The people who came to a town hall meeting with Councilwoman Julia Harrison (D-Flushing) are right. The streets of Flushing all too often are disgusting. But they are blaming the wrong people. Instead of pointing the finger at Harrison and the city Sanitation Department, they should be looking at the community that makes the mess. That's where the problem begins and, if there is going to be a solution, that's where it must begin.
At the meeting, Flushing resident Maurice Pinzon compared downtown Flushing to Times Square, which has experienced a dramatic rebirth in recent years. Let's take a closer look at the revival of Times Square. The city clearly played a major role in the revitalization of 42nd Street and the theater district. The city drove out the seedy porn shops and peep shows, the pimps and the pushers. At the same time, it created economic incentives for investment in the area.
But that's not why Times Square is clean, or at least cleaner than it has been in decades. Credit for this belongs to the businesses that have worked together to form the Times Square Business Improvement District. The BID has crews working night and day to empty trashcans and pick up litter. To cover the cost, every business operating in the area must contribute to the BID.
Some, like Mr. Pinzon, may argue that such cleaning is the responsibility of city government. But it is not likely that Pinzon or any of the people attending the meeting with Harrison would welcome higher city taxes. It is also not certain that this is a problem that the city is well-equipped to deal with. The filth and litter in Flushing are a Flushing problem and only the people of Flushing can make their streets clean.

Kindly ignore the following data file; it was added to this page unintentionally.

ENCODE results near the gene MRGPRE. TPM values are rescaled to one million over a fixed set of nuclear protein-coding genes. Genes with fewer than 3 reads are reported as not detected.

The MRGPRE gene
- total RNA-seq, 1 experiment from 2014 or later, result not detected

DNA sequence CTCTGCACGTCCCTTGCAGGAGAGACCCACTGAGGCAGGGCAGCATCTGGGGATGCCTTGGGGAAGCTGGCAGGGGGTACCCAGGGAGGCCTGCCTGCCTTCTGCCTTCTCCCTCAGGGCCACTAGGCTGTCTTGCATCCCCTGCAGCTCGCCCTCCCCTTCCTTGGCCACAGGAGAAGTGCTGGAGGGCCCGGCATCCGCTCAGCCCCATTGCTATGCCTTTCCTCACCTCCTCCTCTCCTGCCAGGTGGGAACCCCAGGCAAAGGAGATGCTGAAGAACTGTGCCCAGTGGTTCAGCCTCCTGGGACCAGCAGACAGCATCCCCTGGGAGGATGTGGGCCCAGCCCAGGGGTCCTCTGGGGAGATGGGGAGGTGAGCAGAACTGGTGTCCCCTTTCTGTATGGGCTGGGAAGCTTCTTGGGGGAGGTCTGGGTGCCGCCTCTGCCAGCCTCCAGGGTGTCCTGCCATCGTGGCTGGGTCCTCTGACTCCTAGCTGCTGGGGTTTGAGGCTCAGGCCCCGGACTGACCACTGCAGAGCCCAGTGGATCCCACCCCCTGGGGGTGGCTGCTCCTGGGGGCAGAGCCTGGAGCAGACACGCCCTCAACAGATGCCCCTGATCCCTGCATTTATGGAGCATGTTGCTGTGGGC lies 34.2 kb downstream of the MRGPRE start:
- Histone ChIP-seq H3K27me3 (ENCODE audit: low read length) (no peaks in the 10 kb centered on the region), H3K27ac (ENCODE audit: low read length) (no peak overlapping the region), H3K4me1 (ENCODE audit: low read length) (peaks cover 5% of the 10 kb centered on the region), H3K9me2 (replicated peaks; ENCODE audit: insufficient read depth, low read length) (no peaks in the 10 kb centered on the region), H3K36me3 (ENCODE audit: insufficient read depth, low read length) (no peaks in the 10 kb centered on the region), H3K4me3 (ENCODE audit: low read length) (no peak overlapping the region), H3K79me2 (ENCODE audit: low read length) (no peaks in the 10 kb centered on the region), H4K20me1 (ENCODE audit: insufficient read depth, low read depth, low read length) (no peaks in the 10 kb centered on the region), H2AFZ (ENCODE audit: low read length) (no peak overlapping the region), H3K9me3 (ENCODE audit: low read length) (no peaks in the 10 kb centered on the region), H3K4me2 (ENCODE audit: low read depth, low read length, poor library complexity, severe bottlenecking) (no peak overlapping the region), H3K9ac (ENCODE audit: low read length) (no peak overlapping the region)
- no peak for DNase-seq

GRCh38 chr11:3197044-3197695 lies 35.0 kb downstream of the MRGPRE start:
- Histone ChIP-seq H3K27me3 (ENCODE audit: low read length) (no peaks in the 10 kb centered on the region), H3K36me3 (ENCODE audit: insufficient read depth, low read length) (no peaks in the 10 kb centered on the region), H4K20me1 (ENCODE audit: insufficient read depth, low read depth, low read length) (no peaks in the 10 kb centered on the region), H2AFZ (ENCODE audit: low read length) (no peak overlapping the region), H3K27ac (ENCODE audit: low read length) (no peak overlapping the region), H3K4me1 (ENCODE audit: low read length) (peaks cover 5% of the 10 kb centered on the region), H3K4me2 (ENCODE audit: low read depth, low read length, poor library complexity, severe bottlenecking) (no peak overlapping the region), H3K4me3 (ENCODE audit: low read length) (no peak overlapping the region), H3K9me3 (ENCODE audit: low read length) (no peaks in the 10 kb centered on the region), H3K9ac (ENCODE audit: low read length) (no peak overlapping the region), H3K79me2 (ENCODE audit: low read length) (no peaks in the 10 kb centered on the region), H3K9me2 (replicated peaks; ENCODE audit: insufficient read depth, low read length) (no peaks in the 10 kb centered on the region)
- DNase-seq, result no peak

The residents, restaurants and other businesses should come up with a plan to beautify the area. Although these businesses may not be willing to fund a BID similar to the one in Times Square, they should be willing to put up enough money to hire a handful of full-time street cleaners. This would also be a smart investment.
The larger businesses could borrow a page from the city's Adopt-A-Highway program in which companies pay to keep the roadway free of litter in exchange for billboards that trumpet their public spirit.
The anger voiced at this meeting should be focused on the people who create the mess. There are cities where nearly no one litters. The community won't tolerate it. That, of course, is not the situation in Flushing. Students and others waiting for buses think nothing of throwing their litter on the pavement or in the street. Store managers who keep shops spotless often create a mess on the sidewalk. There needs to be a stigma attached to littering. No matter what culture people are from, a culture in Flushing must be created in which littering is unthinkable.
None of this is the direct responsibility of Harrison or city government. Flushing is a pigsty and only the people who live and work there can change that.
Cunningham Park is going to the dogs. At least part of it. After years of barking at park officials, the dog owners of eastern Queens will get an official dog run in Cunningham Park. The enclosed run will provide 5,000 square feet of space where dogs can run freely.
Until now, park users had to keep Fido on a leash or risk getting a ticket from Park Rangers. As part of the deal, the pet owners will have to take responsibility for keeping the run clean. Fair enough.
If this run keeps tails wagging - and not tongues - the city should consider opening more runs in other parks.
©2000 Community News Group
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